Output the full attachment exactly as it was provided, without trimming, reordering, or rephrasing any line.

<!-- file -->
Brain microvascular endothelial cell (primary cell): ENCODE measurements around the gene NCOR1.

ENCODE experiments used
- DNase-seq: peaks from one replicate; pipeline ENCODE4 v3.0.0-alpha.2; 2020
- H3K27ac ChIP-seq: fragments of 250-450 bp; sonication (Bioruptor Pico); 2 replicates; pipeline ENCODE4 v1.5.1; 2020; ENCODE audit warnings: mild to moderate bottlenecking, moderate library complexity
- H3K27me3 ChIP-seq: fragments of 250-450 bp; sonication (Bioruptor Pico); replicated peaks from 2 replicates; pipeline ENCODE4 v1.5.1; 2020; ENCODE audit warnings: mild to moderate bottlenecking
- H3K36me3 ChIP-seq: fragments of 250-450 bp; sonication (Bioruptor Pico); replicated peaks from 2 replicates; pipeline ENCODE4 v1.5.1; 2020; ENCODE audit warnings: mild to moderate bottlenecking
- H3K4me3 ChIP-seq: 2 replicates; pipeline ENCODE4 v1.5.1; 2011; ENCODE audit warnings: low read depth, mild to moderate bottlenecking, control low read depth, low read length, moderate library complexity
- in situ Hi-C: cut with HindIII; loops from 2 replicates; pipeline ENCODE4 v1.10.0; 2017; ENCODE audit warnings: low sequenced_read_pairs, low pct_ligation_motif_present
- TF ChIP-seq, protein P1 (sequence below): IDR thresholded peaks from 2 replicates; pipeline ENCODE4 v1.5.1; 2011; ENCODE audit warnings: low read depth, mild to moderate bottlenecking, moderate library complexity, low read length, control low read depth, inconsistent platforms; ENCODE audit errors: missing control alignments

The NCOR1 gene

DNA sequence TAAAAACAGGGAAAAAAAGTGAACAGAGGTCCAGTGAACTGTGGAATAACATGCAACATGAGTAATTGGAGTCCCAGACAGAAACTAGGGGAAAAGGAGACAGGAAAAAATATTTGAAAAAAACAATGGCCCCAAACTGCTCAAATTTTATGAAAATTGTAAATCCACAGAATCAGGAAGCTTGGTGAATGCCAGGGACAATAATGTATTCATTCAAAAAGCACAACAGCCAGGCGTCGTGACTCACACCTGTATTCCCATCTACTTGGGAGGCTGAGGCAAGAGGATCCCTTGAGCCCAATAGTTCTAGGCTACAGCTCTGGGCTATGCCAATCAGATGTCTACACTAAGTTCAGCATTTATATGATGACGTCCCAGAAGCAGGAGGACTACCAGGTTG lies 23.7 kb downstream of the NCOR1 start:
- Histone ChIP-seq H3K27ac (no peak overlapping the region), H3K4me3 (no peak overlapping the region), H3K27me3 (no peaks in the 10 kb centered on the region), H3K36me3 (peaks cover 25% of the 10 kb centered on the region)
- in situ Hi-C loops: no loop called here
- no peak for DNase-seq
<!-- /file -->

Brain microvascular endothelial cell (primary cell): ENCODE measurements around the gene NCOR1.

ENCODE experiments used
- DNase-seq: peaks from one replicate; pipeline ENCODE4 v3.0.0-alpha.2; 2020
- H3K27ac ChIP-seq: fragments of 250-450 bp; sonication (Bioruptor Pico); 2 replicates; pipeline ENCODE4 v1.5.1; 2020; ENCODE audit warnings: mild to moderate bottlenecking, moderate library complexity
- H3K27me3 ChIP-seq: fragments of 250-450 bp; sonication (Bioruptor Pico); replicated peaks from 2 replicates; pipeline ENCODE4 v1.5.1; 2020; ENCODE audit warnings: mild to moderate bottlenecking
- H3K36me3 ChIP-seq: fragments of 250-450 bp; sonication (Bioruptor Pico); replicated peaks from 2 replicates; pipeline ENCODE4 v1.5.1; 2020; ENCODE audit warnings: mild to moderate bottlenecking
- H3K4me3 ChIP-seq: 2 replicates; pipeline ENCODE4 v1.5.1; 2011; ENCODE audit warnings: low read depth, mild to moderate bottlenecking, control low read depth, low read length, moderate library complexity
- in situ Hi-C: cut with HindIII; loops from 2 replicates; pipeline ENCODE4 v1.10.0; 2017; ENCODE audit warnings: low sequenced_read_pairs, low pct_ligation_motif_present
- TF ChIP-seq, protein P1 (sequence below): IDR thresholded peaks from 2 replicates; pipeline ENCODE4 v1.5.1; 2011; ENCODE audit warnings: low read depth, mild to moderate bottlenecking, moderate library complexity, low read length, control low read depth, inconsistent platforms; ENCODE audit errors: missing control alignments

The NCOR1 gene

DNA sequence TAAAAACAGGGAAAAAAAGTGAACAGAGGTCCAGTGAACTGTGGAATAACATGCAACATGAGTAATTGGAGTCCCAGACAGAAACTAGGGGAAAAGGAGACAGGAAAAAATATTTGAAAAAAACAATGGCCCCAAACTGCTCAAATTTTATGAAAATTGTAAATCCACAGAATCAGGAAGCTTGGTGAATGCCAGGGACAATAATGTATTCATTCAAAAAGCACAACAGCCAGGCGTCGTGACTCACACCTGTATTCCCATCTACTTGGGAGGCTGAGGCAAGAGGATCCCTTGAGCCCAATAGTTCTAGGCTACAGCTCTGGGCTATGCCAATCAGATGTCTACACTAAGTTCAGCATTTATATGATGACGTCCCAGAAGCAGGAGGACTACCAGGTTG lies 23.7 kb downstream of the NCOR1 start:
- Histone ChIP-seq H3K27ac (no peak overlapping the region), H3K4me3 (no peak overlapping the region), H3K27me3 (no peaks in the 10 kb centered on the region), H3K36me3 (peaks cover 25% of the 10 kb centered on the region)
- in situ Hi-C loops: no loop called here
- no peak for DNase-seq